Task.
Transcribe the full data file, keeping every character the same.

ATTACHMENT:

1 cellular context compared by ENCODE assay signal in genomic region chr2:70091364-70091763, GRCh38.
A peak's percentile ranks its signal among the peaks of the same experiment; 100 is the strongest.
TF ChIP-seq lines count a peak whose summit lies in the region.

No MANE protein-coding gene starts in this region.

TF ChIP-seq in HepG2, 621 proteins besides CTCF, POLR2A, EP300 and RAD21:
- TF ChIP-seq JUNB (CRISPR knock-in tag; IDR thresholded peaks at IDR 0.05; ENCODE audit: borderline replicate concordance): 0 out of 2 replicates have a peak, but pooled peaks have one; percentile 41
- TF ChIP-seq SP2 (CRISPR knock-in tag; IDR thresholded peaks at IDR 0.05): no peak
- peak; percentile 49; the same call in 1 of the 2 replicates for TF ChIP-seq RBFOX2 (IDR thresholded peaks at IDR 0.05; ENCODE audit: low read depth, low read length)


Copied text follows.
1 cellular context compared by ENCODE assay signal in genomic region chr2:70091364-70091763, GRCh38.
A peak's percentile ranks its signal among the peaks of the same experiment; 100 is the strongest.
TF ChIP-seq lines count a peak whose summit lies in the region.

No MANE protein-coding gene starts in this region.

TF ChIP-seq in HepG2, 621 proteins besides CTCF, POLR2A, EP300 and RAD21:
- TF ChIP-seq JUNB (CRISPR knock-in tag; IDR thresholded peaks at IDR 0.05; ENCODE audit: borderline replicate concordance): 0 out of 2 replicates have a peak, but pooled peaks have one; percentile 41
- TF ChIP-seq SP2 (CRISPR knock-in tag; IDR thresholded peaks at IDR 0.05): no peak
- peak; percentile 49; the same call in 1 of the 2 replicates for TF ChIP-seq RBFOX2 (IDR thresholded peaks at IDR 0.05; ENCODE audit: low read depth, low read length)